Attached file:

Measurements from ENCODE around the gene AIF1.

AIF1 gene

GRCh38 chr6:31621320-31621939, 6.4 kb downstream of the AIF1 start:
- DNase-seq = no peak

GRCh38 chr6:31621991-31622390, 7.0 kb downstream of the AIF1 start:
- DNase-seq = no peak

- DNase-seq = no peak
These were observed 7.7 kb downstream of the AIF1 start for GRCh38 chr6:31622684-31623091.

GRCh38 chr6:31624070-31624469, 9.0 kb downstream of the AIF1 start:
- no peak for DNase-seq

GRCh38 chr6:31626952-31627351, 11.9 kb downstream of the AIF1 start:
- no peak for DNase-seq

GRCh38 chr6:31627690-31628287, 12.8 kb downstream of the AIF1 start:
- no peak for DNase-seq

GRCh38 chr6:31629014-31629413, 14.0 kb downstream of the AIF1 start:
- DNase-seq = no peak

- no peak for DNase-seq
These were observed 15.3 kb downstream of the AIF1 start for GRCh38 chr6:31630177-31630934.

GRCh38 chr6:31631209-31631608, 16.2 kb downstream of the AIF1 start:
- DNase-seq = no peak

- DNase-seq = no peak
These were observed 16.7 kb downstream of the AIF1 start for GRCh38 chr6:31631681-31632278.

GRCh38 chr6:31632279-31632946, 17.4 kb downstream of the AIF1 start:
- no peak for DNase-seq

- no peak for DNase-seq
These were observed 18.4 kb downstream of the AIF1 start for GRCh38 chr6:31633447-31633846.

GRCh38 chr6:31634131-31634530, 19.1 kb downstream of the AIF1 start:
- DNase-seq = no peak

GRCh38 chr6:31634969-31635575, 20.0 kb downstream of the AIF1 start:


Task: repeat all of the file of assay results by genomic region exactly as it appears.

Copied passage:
Measurements from ENCODE around the gene AIF1.

AIF1 gene

GRCh38 chr6:31621320-31621939, 6.4 kb downstream of the AIF1 start:
- DNase-seq = no peak

GRCh38 chr6:31621991-31622390, 7.0 kb downstream of the AIF1 start:
- DNase-seq = no peak

- DNase-seq = no peak
These were observed 7.7 kb downstream of the AIF1 start for GRCh38 chr6:31622684-31623091.

GRCh38 chr6:31624070-31624469, 9.0 kb downstream of the AIF1 start:
- no peak for DNase-seq

GRCh38 chr6:31626952-31627351, 11.9 kb downstream of the AIF1 start:
- no peak for DNase-seq

GRCh38 chr6:31627690-31628287, 12.8 kb downstream of the AIF1 start:
- no peak for DNase-seq

GRCh38 chr6:31629014-31629413, 14.0 kb downstream of the AIF1 start:
- DNase-seq = no peak

- no peak for DNase-seq
These were observed 15.3 kb downstream of the AIF1 start for GRCh38 chr6:31630177-31630934.

GRCh38 chr6:31631209-31631608, 16.2 kb downstream of the AIF1 start:
- DNase-seq = no peak

- DNase-seq = no peak
These were observed 16.7 kb downstream of the AIF1 start for GRCh38 chr6:31631681-31632278.

GRCh38 chr6:31632279-31632946, 17.4 kb downstream of the AIF1 start:
- no peak for DNase-seq

- no peak for DNase-seq
These were observed 18.4 kb downstream of the AIF1 start for GRCh38 chr6:31633447-31633846.

GRCh38 chr6:31634131-31634530, 19.1 kb downstream of the AIF1 start:
- DNase-seq = no peak

GRCh38 chr6:31634969-31635575, 20.0 kb downstream of the AIF1 start: